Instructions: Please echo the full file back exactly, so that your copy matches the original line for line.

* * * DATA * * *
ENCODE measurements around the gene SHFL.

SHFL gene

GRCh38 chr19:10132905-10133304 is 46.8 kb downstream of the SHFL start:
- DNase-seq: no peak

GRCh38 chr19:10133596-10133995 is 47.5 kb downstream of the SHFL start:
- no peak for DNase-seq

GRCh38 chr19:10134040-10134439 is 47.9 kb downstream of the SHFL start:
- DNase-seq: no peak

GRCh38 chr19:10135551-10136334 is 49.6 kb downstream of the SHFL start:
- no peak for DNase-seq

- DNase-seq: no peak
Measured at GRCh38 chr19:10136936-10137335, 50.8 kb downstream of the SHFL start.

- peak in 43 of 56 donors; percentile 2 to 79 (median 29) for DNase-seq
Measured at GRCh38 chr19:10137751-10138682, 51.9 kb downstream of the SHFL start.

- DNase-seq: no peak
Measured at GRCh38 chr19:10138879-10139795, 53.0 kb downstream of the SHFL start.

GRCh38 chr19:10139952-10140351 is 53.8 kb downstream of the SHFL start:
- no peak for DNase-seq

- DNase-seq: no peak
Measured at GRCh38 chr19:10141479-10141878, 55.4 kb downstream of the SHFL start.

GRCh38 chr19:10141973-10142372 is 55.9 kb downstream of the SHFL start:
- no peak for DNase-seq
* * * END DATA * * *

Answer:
ENCODE measurements around the gene SHFL.

SHFL gene

GRCh38 chr19:10132905-10133304 is 46.8 kb downstream of the SHFL start:
- DNase-seq: no peak

GRCh38 chr19:10133596-10133995 is 47.5 kb downstream of the SHFL start:
- no peak for DNase-seq

GRCh38 chr19:10134040-10134439 is 47.9 kb downstream of the SHFL start:
- DNase-seq: no peak

GRCh38 chr19:10135551-10136334 is 49.6 kb downstream of the SHFL start:
- no peak for DNase-seq

- DNase-seq: no peak
Measured at GRCh38 chr19:10136936-10137335, 50.8 kb downstream of the SHFL start.

- peak in 43 of 56 donors; percentile 2 to 79 (median 29) for DNase-seq
Measured at GRCh38 chr19:10137751-10138682, 51.9 kb downstream of the SHFL start.

- DNase-seq: no peak
Measured at GRCh38 chr19:10138879-10139795, 53.0 kb downstream of the SHFL start.

GRCh38 chr19:10139952-10140351 is 53.8 kb downstream of the SHFL start:
- no peak for DNase-seq

- DNase-seq: no peak
Measured at GRCh38 chr19:10141479-10141878, 55.4 kb downstream of the SHFL start.

GRCh38 chr19:10141973-10142372 is 55.9 kb downstream of the SHFL start:
- no peak for DNase-seq